Donald Davidson (poet)

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Donald Grady Davidson (August 8, 1893 – April 25, 1968) was a U.S. poet, essayist, social and literary critic, and author. He is best known as a founding member of the Nashville, Tennessee, circle of poets known as the Fugitives and of an overlapping group, the Southern Agrarians.

Quotes[edit]

  • I want the word that burns into my heart
    Like God's coal alive on the Prophet's tongue.
    I would listen now while memory is ablaze
    To seal your testament within my soul.
    • Soldier and Son
  • Why did my father write? I know he saw
    History clutched as a wraith out of blowing mist
    Where tongues are loud, and a glut of little souls
    Laps at the too much blood and the burning house.
    • Lee in the Mountains
  • The seed of Appomattox blooms; its fruit
    Rots where eyes are dazed with a hungry searching,
    And ears are deaf with steps that murmur and follow
    No command.
    • The Last Charge
  • Farewell,
    Army of Tennessee! Rough glory, rooted here,
    Feeds the lone vow, the lingering touch
    Of a late comrade sworn to remember you!
    Lights glow from river and town. The darkness stabs.
    And winter sweeps the undefended earth.
    • The Last Charge
  • The whispering in the marrow spreads to the brain;
    The remembering heart carries it round again
    Till it beats in the throat, the lips, the weeping eye
    And is born at last in a blazing wordless outcry.
    • Late Answer: A Civil War Seminar
  • We mourned with you then in brotherhood,
    And I'll weep with you now for those whose names
    Burn on your monuments like altar flames.
    • Late Answer: A Civil War Seminar
  • We, too, have names that blaze on mouldering stone
    And I have seen men's tears fall where they slept
    And heard a shouting while I wept,
    A century off yet louder in my ear
    Than all that's so much magnified and near.
    • Late Answer: A Civil War Seminar
  • Something stirs that once had life. It drops
    Into the stream, a last act of faith.
    Seedballs of sycamore, incautious leaves of willow,
    These have outstayed their autumn, teasing death
    Only so far, not yet beyond all patience.
    Now they let go.
    • Aunt Maria and the Gourds
  • The sky drips its spectral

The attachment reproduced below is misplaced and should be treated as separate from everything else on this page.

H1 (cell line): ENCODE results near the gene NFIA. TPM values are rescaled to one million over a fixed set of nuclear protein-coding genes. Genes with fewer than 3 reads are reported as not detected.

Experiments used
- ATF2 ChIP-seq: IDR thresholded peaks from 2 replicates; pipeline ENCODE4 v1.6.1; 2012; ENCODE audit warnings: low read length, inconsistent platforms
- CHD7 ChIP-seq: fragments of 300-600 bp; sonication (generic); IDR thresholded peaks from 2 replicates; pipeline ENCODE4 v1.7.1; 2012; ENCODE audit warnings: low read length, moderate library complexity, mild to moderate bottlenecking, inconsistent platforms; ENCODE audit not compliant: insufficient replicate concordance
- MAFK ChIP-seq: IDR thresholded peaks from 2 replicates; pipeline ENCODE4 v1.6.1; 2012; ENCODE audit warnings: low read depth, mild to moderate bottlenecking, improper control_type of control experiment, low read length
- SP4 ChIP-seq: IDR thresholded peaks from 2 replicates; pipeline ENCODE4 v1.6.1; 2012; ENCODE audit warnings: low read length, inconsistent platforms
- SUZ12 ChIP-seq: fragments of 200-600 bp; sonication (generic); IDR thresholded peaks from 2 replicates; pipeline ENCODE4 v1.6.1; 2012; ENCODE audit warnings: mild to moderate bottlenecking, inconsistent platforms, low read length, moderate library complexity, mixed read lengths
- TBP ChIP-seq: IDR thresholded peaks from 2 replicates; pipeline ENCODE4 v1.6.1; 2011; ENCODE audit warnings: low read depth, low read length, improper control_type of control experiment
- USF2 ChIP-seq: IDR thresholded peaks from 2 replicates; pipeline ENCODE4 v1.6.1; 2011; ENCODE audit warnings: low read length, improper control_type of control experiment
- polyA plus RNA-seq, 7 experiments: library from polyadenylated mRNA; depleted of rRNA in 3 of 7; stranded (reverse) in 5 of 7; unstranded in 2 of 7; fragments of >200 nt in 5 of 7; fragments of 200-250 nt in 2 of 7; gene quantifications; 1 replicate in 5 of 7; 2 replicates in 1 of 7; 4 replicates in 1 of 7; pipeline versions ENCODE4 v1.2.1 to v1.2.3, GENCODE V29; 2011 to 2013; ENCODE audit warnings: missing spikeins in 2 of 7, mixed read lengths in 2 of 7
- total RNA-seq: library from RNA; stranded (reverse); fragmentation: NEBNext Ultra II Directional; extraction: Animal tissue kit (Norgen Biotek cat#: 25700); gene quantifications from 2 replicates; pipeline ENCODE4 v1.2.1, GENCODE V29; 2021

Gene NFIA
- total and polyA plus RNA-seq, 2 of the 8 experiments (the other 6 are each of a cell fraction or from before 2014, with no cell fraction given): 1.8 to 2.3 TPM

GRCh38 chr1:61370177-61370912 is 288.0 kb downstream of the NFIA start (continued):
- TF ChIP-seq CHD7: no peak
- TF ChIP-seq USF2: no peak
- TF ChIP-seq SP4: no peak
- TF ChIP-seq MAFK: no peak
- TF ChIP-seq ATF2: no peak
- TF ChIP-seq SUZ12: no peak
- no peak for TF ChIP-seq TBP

And Gods, like men, to soot revert.
    Gone is the mild, the serene air.
    The golden years are come too late.
    Pursue not wisdom or virtue here,
    But what blind motion, what dim last
    Regret of men who slew their past
    Raised up this bribe against their fate.
    • On a Replica of the Parthenon
  • Father remembered the wild pigeons crowding
    Beech groves, mast-rich. The flutter in boughs, the cloud
    Darkening all, a hurricane circling and surging.
    Eye lost count, ear could not measure sound.
    Mind hurled measureless with them, feathered the sky.
    • The Horde
  • This is an autumn when they come no more.
    Beech leaves yellow and fall, the beech-mast rots
    Uneaten. Infertile now the beech
    Hollows its heart, begetting naught.
    There is frost on the grandson's eyes,
    And only rumor upon the skies...
    • The Horde
  • Then no soft arms could hold me from my wilderness
    To reap at daylight's fallow edge, with bullet or knife,
    That flicker of hoof or pelt, that flash of wings returning -
    The dogs trace it - harvest of life that gives me life.
    • Second Harvest
  • For he has seen a road by healing waters
    Hushed into wintry slate against the sand,
    And spoken there with the wind's elfin daughters,
    And mingled in their dusty saraband.

    He has known winds that blow from blossomy closes,
    Rich with the fruity smell of summertide,
    And kissed warm faery lips... Now he reposes,
    While we are not quite certain he has died.
    • A Dead Romanticist
  • The probing knife of madness
    Can start a dullard brain;
    Cold cheeks feel kisses
    And warm with tears again
    • Redivivus
  • Then let my skeleton soul
    Writhe upward from its loam,
    Drink red morning again,
    And look gently home.
    • Redivivus

External links[edit]

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